Here are a few of those myths, in her words:
--Myth #1 – I just have to remember to straighten up: “Just straighten up” is usually accompanied by muscle tension and distortion of the spine. It quickly leads to discomfort and fatigue, causing most of us to return to slouching.
--Myth #2 – The pelvis should be tucked to protect the back: Nearly everyone from fitness instructors and dance teachers to medical professionals makes the mistake of recommending a tucked pelvis. However, this is discordant with our natural structure; anteverting (tipping) the pelvis preserves the natural shape and protects from disc damage.
--Myth #3 – Chin up and chest out constitutes good posture: Not only does this create tension, it exaggerates the cervical and lumbar curves, hindering circulation to these areas and potentially pinching nerve roots.
--Myth #4 – Good posture takes mental and physical effort: The body wants to heal, and good posture feels good. As you practice new movements, they will become increasingly natural to your body. You also do not need to be young, strong, flexible or physically fit to have good posture.
--Myth #5 – It’s too late to change my posture: It is never too late to change your posture. The body is resilient and adaptable.
So, in sort, don't tuck your bum, don't stick out your chest and don't concentrate tension in your back while you're trying not to slump. Anything here surprising? Anyone been doing these things?
See a few more myths on the next page.
Photos of bad alignment and good alignment courtesy of Esther Gokhale
Myth: Posture is a trivial thing my moth use to pester me about only so that I would look presentable: Actually, posture is key to optimal health. Just as a building needs a solid foundation and structure to remain strong in wind, rain, and earthquakes, so does your body. Proper alignment of the organs, bones and muscles improves circulation and breathing, boots the nervous system, supports organ functions, promotes muscle relaxation and stress reduction, enhances athletic performance, reduces risk of injury, and accelerates healing from injury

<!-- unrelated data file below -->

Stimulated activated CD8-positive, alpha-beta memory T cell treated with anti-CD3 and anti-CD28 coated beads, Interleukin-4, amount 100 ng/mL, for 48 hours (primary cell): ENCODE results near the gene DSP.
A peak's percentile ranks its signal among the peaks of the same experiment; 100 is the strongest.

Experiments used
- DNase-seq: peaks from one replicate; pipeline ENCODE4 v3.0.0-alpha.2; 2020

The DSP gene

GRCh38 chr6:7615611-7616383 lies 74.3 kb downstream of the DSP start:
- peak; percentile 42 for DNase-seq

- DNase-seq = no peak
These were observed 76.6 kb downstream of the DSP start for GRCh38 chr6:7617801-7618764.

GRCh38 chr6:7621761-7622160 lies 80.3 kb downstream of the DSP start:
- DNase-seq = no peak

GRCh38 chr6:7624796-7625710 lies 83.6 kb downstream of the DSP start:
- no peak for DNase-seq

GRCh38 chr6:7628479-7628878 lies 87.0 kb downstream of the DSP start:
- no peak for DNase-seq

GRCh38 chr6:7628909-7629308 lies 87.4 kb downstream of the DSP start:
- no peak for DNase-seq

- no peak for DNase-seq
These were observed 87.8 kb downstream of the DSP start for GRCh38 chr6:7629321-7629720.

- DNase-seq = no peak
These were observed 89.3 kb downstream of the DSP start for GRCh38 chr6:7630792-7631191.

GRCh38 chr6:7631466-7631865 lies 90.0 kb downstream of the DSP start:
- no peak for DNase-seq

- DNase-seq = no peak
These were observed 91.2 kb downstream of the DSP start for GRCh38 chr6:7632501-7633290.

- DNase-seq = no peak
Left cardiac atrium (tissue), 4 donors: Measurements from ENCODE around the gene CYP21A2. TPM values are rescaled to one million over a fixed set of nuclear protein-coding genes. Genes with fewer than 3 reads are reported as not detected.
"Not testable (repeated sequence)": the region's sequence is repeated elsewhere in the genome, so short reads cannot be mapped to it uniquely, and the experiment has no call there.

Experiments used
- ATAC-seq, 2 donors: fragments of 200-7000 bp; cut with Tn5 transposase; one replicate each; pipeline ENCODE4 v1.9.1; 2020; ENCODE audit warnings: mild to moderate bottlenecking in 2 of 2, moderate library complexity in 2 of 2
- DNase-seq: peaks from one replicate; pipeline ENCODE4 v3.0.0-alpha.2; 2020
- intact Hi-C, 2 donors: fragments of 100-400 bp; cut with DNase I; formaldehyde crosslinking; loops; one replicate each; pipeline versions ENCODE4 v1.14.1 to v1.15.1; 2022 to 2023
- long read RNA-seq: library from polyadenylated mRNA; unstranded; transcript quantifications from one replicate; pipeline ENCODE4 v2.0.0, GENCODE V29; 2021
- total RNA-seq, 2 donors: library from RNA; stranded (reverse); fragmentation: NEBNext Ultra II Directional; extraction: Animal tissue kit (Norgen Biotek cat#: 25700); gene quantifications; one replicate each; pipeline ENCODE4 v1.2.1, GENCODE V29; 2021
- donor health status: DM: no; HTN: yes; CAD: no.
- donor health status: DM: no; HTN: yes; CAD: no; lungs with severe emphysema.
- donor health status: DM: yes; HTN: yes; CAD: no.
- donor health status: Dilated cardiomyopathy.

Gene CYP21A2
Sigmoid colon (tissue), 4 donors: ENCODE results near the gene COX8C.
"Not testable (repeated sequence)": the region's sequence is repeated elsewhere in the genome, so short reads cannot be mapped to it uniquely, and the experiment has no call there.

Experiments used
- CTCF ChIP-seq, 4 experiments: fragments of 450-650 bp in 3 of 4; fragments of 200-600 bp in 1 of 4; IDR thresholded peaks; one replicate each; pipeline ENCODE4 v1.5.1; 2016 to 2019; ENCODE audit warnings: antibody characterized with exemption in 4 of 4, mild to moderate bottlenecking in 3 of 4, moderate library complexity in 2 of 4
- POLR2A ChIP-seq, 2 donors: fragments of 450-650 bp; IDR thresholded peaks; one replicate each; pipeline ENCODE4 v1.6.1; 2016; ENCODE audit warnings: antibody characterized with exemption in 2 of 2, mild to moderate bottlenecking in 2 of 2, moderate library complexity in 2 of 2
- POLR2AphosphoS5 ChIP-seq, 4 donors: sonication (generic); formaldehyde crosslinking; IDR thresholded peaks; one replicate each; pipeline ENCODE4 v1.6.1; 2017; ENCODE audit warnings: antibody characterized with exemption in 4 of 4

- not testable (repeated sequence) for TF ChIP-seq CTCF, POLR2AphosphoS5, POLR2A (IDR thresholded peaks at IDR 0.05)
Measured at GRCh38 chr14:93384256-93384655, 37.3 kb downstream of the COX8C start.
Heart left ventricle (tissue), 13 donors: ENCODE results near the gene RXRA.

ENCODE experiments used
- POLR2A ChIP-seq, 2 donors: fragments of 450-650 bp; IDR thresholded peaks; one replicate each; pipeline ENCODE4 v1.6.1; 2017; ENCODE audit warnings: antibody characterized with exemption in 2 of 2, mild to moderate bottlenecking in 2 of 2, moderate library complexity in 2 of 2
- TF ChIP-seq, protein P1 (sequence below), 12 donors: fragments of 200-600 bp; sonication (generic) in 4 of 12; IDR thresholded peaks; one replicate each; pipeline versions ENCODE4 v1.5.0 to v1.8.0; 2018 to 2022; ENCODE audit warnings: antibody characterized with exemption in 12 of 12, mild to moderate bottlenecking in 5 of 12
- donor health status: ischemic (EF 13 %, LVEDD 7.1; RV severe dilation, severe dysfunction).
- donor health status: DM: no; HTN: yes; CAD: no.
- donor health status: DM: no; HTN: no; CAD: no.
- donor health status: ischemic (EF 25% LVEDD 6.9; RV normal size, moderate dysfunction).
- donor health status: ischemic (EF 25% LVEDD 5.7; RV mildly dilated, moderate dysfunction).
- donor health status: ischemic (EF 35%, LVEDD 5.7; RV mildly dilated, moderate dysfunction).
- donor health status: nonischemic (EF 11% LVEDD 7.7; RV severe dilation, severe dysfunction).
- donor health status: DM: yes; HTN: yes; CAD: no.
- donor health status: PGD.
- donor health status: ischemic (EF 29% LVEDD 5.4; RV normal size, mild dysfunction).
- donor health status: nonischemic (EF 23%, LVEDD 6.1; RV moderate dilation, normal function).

--Myth: Belly breathing is good breathing; chest breathing is bad breathing: Different kinds of breathing are needed for different kinds of movement. Belly breathing is appropriate when you have an elevated need for oxygen (as when you are running) or breath control (as when you are playing the saxophone). Otherwise, when at rest, your inhalations should primarily expand your chest cavity and lengthen your back, and only slightly move your belly. The movement in the chest and back is crucial for maintaining normal rib cage size and shape and for fostering healthy circulation around the spine.
--Myth: A normal spine is an “S” shaped spine: Doctors have mistaken the average in the population for normal and even ideal. A normal spine actually has a very light curvature (except at the final spinal disc, L5-S1).
--Myth: Good posture naturally comes from being physically fit and active: If you have poor posture, increased activity is not an efficient way to arrive at better posture and can even result in injuries instead of improvement. It is better to focus on posture in its own right, or on posture alongside increased activity.